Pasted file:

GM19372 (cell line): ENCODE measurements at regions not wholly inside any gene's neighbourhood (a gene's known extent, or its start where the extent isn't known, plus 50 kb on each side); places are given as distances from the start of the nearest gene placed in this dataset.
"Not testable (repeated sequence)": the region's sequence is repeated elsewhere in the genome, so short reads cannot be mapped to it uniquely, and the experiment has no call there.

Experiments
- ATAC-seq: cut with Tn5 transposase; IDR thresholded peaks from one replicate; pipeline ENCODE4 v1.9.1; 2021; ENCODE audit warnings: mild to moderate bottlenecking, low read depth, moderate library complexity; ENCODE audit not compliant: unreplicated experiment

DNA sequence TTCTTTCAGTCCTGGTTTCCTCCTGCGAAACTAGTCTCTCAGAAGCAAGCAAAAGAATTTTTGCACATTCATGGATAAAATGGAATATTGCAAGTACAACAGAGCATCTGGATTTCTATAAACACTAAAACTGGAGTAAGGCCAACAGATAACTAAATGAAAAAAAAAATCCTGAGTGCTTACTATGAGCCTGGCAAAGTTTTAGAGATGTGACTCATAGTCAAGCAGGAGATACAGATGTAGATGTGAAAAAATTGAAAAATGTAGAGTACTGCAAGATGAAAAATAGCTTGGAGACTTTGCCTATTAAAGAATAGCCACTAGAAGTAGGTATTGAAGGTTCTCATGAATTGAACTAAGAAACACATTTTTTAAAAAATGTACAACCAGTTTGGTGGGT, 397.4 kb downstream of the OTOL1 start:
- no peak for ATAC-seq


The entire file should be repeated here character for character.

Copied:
GM19372 (cell line): ENCODE measurements at regions not wholly inside any gene's neighbourhood (a gene's known extent, or its start where the extent isn't known, plus 50 kb on each side); places are given as distances from the start of the nearest gene placed in this dataset.
"Not testable (repeated sequence)": the region's sequence is repeated elsewhere in the genome, so short reads cannot be mapped to it uniquely, and the experiment has no call there.

Experiments
- ATAC-seq: cut with Tn5 transposase; IDR thresholded peaks from one replicate; pipeline ENCODE4 v1.9.1; 2021; ENCODE audit warnings: mild to moderate bottlenecking, low read depth, moderate library complexity; ENCODE audit not compliant: unreplicated experiment

DNA sequence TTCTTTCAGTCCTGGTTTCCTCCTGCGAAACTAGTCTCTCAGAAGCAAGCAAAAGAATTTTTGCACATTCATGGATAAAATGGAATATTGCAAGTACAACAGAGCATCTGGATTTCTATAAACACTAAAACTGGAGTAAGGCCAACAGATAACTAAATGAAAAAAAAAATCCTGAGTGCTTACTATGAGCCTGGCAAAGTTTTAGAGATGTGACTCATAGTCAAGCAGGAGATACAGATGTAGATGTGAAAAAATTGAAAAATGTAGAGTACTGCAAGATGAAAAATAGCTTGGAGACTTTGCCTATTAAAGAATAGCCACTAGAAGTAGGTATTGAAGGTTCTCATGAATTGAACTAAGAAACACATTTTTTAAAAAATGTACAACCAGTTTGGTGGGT, 397.4 kb downstream of the OTOL1 start:
- no peak for ATAC-seq